“On currency, on digital, on climate action, we need more Europe,” he said. “I want the EU to be more protective of our borders regarding migration, terrorism and so on, but I think if you fragment Europe, there is no chance you have a stronger Europe.”
In person, the 41-year-old Macron comes across as strikingly, sincerely European. A political centrist, he’s at ease quoting Greek playwrights, German thinkers or British economists. France’s youngest president grew up with the EU and has been using the shared European euro currency his whole adult life, and sees it as Europe’s only chance to stay in the global economic game.
Macron has already visited 20 of the EU’s 28 countries in his two years in office, and while he acknowledges the EU’s problems, he wants to fix the bloc — not disassemble it.
Macron won the 2017 presidential election over France’s far-right, anti-immigration party leader Marine Le Pen on a pledge to make Europe stronger to face global competition against the Unites States and China. Since then, he’s had to make compromises with other EU leaders — and clashed with some nations where populist parties govern, from Poland to neighboring Italy.
Four months after his election, Macron outlined his vision for Europe in a sweeping speech at Paris’ Sorbonne university, calling for a joint EU budget, shared military forces and harmonized taxes.
But with Brexit looming and nationalism rising, Macron has had to reconsider his ambitions. He called his political tactics with other EU leaders a “productive confrontation.”
“In Europe, what is expected from France is to clearly say what it wants, its goals, its ambitions, and then be able to build a compromise with Germany to move forward” with other European countries, Macron said last week.
Macron stressed that despite her initial reluctance, German Chancellor Angela Merkel agreed last year to create a eurozone budget they hope will boost investment and provide a safety mechanism for the 19 nations using the euro currency.
In March, Macron sought to draw support for a Europe of “freedom, protection and progress” with a written call to voters in 28 countries to reject nationalist parties that “offer nothing.”
And he proposed to define a roadmap for the EU by the end of this year in a discussion with all member nations and a panel of European citizens.
“There will be disagreement, but is it better to have a static Europe or a Europe that advances, sometimes at different paces, and that is open to all?” he asked.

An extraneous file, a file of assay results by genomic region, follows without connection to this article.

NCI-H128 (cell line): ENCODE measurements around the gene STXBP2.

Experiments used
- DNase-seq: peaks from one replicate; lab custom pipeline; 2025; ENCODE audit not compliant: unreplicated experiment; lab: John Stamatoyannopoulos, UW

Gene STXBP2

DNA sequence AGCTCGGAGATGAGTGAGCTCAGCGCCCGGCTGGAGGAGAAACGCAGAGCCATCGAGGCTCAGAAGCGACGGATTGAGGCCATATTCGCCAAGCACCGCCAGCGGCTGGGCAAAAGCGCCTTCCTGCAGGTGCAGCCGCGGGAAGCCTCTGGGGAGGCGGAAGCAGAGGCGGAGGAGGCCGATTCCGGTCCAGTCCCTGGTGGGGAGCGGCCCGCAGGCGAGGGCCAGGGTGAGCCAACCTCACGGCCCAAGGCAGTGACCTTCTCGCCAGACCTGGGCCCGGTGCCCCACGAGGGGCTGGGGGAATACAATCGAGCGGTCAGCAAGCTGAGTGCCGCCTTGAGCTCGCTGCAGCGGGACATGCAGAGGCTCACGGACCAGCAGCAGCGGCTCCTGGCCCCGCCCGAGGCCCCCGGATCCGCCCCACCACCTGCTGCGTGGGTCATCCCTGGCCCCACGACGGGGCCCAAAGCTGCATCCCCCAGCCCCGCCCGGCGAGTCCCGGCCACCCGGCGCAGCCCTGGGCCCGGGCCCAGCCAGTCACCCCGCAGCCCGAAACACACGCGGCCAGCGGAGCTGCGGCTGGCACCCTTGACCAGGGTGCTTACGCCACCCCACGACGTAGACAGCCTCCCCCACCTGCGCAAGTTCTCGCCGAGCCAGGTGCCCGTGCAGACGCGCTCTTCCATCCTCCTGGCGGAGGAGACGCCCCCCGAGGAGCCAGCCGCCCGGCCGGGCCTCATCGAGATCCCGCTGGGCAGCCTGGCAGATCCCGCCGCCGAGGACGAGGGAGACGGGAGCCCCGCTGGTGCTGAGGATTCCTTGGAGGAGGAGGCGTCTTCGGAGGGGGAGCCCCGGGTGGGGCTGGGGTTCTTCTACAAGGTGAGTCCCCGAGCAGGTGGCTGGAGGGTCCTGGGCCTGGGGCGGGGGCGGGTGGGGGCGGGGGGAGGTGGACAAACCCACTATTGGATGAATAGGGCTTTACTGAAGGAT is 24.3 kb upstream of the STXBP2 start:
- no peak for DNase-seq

France and Germany are the two heavyweights in Europe, and Macron can also count on cooperation from pro-European governments of Belgium, The Netherlands, Spain, Portugal and others.
He has made a point, however, of not yet visiting Hungary or Poland, two nations led by populist leaders whom Macron accused last year of “lying” to their people about the EU.
France has also been entangled in a serious diplomatic crisis with Italy over migration into Europe. Italy’s anti-migrant Interior Minister Matteo Salvini has repeatedly criticized Macron and is backing his rival Le Pen’s National Rally party in the election this week that aims to fill the European parliament’s 751 seats.
Macron has little chance to repeat Europe-wide what he did in France: rip up the political map by building a powerful centrist movement that weakened the traditional left and right.
The campaign for Macron’s Republic on the Move party is being led by former European Affairs Minister Nathalie Loiseau under a banner called “Renaissance.” The party wants to associate with the pro-market ALDE alliance to create new centrist group at the European Parliament.
But across the continent, the centrists are not expected to come out remotely on top but rank third or even lower behind the parliament’s traditional two biggest groups, the right-wing European People’s Party and the left-wing Socialists and Democrats group.
Even at home, Macron is far from certain of being able to claim victory in the European vote. Polls suggest his party will be among France’s top two vote-getters in the election, which takes place in France on May 26.
But its main rival, the far-right National Rally party, is determined to take revenge on Macron beating Le Pen so decisively in 2017.
Macron’s political opponents across the spectrum are calling on French voters to seize the European vote to reject his government’s policies.
While he won 64% of the presidential vote in 2017, French polls show that Macron’s popularity has been around half that for the past year.
It reached record lows when France’s yellow vest movement broke out last fall, demanding relief from high taxes and stagnant wages for French workers, then slightly rose as extensive violence during yellow vest protests, especially in Paris, dampened support for the movement’s cause.
Still, the yellow vests are not going away. New protests against Macron and his government are planned for the EU election day.